First, this amazing quilt needs a great name. The color scheme and design are amazing. Although the pattern appears difficult, her step by step instructions makes the patterned quilt easy to follow. It is fun to make an easy block that appears complex.
Just be sure to pay attention to the direction of the blocks when sewing them together and your quilt will turn out just as inspiring.
This jelly roll quilt is quite jolly. It uses bright colors with a simple design. The instructions are broken up into separate posts but are well written and easy to follow. How will you decide on which jelly roll to use? She suggests picking any jelly roll with a coordinating fabric for the sashing and binding.
This pattern is a traditional log cabin block made using a jelly roll. You will have to click on the pattern link below the picture for the instructions.
Can you really get two quilts from one jelly roll? Pair the jelly roll with some yardage and you certainly can.
How big are the quilts? 51” square. That makes a nice size for a baby quilt or small lap quilt. This pattern is quite versatile as she shows that the blocks can be set 6 different ways.
Consider this design if you have several jelly rolls and want to make a variety of quilts for friends and family.
This jelly roll quilt was created a few years back after someone figured out that sewing all the jelly roll strips together makes for a nice sized lap quilt. Along the way, quilters got together and decided to race against each other to finish a quilt top. Quilt shops got on board and quilters everywhere were making jelly roll quilts. Its fun, it is easy, and you will have a beautiful quilt when you are finished.
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Jelly Roll Quilting Tips
Jelly Roll quilt pattern designer Susan Ache has some great tips for making an easy jelly roll quilt.
She suggests measuring each strip after unrolling the fabrics to make sure each one is 2 ½” wide. If you have never worked with a jelly roll before you may notice that the edges are pinked. This is to prevent fraying.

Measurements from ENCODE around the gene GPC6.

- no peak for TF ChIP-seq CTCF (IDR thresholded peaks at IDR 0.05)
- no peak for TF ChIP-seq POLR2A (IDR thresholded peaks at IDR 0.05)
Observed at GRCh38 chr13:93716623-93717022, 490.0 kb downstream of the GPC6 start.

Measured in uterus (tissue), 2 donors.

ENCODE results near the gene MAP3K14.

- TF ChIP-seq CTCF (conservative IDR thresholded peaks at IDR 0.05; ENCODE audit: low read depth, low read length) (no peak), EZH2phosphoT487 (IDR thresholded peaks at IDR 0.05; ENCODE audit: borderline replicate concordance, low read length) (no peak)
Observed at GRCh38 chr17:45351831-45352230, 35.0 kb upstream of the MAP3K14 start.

However, the pinking process still leaves quite a bit of fuzz along the edges. Susan suggests carefully cutting that edge away with a sharp rotary blade and ruler. Be sure to remove just the pinked edge. This step will prevent fuzzies from getting down inside your sewing machine.
Quick Quilting Tip:
Remove the throat plate on your sewing machine. With a small brush clean out the lint that accrues in the bobbin area between quilt projects. Even a little bit of fluff can prevent the sewing machine from operating correctly.
Another great idea Susan shares involves a collapsible drying rack. Long ago people used them to dry socks, underwear, and hosiery instead of putting these delicate articles in the dryer. Open the drying rack and hang your strips across it. This step will make it easy to find coordinating strips quickly when working on a jelly roll quilt.
How do you sew the quilting strips without them puckering?
One thing to check before the start of any quilt project is that the needle is sharp.
A dull needle will cause puckering and experts suggest changing the needle at the beginning of a new project.
What size needle is right you may ask? An 80/12 will work nicely for sewing jelly roll strips.
Be sure to keep the strips straight and guide them at the front and behind the needle with both hands. Keep firm pressure on the fabric, but do not stretch or pull them through the machine.
What is the best way to press the quilting strips?
It is quite a matter of opinion on the subject of pressing. Some prefer to press the seam toward the darker strip, while others prefer to open the seam. If you do prefer to press to one side, you may want to sew a scant ¼” instead of a full quarter inch seam.
This will reduce bulk in the seam and allow for better accuracy.
Do you have Jelly Rolls that have been sitting around for a while?
These patterns should provide you with inspiration to get them out and start sewing. Even if you are a beginner, there are jelly roll quilt patterns here that you can sew.
Enjoy the process and have fun. That is what quilting is all about.